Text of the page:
The STCC have been told this so many times, even by their own ‘expert witnesses’ One Professor Donald Gray stated quite clearly “I don’t know of any earth dams where woody vegetation was purposely planted or allowed to grow on a face of the dam.”

    This is SAFETY issue to which FEMA, US Army Corp of Engineers, ASDSO (Association of State Dam Safety Engineers) and numerous engineering companies have all categorically stated The only vegetation allowed on a DAM is GRASS.

    Why? Because the vegetation growing on these DAMS is dangerous. The trees are old cottonwoods that keep falling over, and the undergrowth is so dense that inspections for leaks is impossible. Animal burrows are a HUGE danger to a major flood.

    People’s lives have been put in jeopardy by this group of people. The operation of bringing the canal dams into a SAFE condition has been delayed by these radical tree huggers. Those living in Bushnells Basin and towards Fairport on the western side of the canal are in peril of flood.
    Last year 200 feet of the embankment was shored up with 50 feet long sheets of steel hammered into the trial vertically to stop a flood of Jefferson Ave near the school. I saw the huge pond of water at the toe of the dam, a result of 80 years of neglect by the old Canal Corp who were starved of cash by politicians.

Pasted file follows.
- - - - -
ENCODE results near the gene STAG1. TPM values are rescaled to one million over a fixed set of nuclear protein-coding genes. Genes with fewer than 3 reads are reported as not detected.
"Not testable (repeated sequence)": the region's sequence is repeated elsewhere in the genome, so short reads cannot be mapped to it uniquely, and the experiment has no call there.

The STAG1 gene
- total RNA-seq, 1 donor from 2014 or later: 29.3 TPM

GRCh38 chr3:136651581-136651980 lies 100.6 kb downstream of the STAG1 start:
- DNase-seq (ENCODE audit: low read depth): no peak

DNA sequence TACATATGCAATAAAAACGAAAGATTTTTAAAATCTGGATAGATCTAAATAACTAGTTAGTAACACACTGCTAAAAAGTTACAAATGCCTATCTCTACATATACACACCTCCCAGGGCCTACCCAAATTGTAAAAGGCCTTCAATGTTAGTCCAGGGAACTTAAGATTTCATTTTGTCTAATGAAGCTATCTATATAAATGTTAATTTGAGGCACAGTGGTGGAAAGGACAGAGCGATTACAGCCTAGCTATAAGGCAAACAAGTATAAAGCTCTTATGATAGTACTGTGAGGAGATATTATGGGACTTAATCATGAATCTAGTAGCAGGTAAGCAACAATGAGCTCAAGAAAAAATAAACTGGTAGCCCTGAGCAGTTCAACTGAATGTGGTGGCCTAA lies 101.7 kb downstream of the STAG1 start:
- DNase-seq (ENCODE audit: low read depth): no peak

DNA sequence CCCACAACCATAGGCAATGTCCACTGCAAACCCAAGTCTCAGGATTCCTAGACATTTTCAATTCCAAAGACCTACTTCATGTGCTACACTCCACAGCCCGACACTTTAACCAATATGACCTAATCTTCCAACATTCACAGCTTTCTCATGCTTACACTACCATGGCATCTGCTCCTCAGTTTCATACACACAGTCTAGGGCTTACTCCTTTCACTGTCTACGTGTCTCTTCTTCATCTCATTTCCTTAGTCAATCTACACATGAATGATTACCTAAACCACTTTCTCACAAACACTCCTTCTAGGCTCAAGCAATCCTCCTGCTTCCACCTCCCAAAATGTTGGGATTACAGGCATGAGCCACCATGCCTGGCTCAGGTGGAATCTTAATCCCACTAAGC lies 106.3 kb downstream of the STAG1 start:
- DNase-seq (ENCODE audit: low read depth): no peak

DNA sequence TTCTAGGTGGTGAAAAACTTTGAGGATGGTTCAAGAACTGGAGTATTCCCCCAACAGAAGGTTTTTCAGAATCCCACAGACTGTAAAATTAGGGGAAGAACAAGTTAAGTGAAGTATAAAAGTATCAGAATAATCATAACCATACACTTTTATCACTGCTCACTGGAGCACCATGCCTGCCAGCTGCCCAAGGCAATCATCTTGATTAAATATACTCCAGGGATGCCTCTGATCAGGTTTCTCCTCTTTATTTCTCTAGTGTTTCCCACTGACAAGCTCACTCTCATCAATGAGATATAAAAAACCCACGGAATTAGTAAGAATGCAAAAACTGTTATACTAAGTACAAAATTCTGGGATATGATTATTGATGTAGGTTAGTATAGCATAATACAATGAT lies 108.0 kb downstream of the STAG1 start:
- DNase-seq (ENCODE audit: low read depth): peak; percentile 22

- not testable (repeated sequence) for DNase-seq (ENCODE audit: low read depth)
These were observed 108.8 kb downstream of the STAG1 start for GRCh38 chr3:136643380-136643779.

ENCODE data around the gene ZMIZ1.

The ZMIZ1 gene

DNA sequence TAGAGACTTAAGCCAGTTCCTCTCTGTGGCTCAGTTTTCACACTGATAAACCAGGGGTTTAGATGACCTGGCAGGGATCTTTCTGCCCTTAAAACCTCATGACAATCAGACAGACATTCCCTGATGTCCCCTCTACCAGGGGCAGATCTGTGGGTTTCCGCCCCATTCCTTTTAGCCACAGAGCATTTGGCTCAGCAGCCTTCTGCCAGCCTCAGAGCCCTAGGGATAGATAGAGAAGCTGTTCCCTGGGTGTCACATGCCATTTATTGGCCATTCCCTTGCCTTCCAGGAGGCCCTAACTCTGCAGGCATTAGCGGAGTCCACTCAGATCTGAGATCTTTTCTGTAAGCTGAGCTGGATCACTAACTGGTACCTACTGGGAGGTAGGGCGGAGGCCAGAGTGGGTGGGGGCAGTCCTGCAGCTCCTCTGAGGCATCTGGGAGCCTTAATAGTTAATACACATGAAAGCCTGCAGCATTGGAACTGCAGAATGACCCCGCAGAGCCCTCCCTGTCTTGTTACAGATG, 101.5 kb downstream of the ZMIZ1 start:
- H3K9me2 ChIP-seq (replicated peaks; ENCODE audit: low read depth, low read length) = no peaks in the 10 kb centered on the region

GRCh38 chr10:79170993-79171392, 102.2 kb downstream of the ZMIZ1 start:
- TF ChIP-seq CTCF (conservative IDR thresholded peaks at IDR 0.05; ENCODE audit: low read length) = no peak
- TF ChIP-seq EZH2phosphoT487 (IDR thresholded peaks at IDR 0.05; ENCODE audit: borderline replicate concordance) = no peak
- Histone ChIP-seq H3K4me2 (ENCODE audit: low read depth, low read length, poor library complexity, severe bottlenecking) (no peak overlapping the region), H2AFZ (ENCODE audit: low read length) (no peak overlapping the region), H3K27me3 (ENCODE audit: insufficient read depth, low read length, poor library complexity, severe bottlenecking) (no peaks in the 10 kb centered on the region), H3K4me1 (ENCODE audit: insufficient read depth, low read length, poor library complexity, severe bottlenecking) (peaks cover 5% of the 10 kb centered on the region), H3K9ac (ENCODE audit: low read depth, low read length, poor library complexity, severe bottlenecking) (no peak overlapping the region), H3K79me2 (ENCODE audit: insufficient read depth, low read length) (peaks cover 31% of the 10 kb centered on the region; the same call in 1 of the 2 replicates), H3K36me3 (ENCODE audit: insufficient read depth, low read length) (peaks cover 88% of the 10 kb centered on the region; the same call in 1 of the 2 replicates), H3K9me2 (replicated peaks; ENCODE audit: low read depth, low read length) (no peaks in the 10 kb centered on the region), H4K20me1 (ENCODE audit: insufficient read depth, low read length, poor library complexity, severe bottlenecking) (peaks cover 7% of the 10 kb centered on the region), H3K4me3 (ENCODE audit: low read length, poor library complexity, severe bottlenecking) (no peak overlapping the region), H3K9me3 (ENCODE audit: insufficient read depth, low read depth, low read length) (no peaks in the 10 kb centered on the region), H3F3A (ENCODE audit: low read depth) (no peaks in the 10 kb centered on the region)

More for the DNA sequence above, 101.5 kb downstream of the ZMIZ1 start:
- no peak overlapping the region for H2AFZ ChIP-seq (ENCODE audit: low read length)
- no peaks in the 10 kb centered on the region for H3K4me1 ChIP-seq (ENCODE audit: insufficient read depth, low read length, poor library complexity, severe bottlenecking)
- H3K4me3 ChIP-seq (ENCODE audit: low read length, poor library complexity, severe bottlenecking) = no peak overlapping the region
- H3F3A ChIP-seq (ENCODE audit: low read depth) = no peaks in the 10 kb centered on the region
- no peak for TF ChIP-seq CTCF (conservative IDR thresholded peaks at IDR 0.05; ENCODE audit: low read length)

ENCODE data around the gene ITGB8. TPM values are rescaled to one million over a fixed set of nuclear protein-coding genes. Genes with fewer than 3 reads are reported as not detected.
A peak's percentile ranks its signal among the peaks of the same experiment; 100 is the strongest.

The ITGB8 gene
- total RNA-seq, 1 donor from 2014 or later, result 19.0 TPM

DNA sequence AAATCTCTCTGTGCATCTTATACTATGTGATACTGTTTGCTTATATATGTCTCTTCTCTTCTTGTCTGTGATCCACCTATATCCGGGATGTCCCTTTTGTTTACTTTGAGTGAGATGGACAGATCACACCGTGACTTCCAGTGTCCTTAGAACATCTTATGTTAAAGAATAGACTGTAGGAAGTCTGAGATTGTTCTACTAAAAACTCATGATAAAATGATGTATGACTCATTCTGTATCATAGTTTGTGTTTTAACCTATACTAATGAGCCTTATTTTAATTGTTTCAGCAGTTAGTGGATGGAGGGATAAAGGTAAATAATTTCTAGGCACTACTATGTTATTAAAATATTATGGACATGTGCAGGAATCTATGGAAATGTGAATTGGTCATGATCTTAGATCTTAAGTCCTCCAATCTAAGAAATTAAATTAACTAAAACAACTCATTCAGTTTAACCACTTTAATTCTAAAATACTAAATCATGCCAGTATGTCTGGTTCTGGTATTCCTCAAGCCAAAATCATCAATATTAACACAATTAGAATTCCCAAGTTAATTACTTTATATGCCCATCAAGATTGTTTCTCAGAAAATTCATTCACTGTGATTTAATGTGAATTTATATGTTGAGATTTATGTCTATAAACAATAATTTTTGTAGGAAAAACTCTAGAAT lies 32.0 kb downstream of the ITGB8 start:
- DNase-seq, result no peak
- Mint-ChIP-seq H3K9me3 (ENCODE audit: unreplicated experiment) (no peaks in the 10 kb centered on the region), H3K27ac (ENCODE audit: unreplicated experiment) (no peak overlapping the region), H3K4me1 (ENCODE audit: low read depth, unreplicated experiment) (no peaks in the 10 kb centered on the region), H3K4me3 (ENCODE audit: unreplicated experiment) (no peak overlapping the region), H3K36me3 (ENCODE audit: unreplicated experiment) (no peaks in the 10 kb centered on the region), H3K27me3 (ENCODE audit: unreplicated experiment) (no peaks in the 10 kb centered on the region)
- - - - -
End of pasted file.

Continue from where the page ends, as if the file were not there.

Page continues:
You can read all about the arguments the Erie Canal Neighbors Association has brought against Ms Maier and Agte at
    There are also many documents to be found at

    The NY Canal Corporation will start their Embankment Rehabilitation Program along the trail between Pittsford and Fairport 31f this fall. All in compliance with the SEQR study.

    A video that the Canal Corp has just issued!

  5. Keep fighting the good fight! It is unfortunate that the State engineers cannot cite recent relevant data to support their position. If the goal is minimization of risk, and the shape of the embankment when viewed in section were considered, one could argue the only trees that require removal would be those that overhang the center of the embankment assuming their root structure is similarly broad. That would retain integrity of half of the embankment width and leave the embankment face lush. The “cut ‘em all” approach is irreversible.

Leave a Reply

Your email address will not be published. Required fields are marked *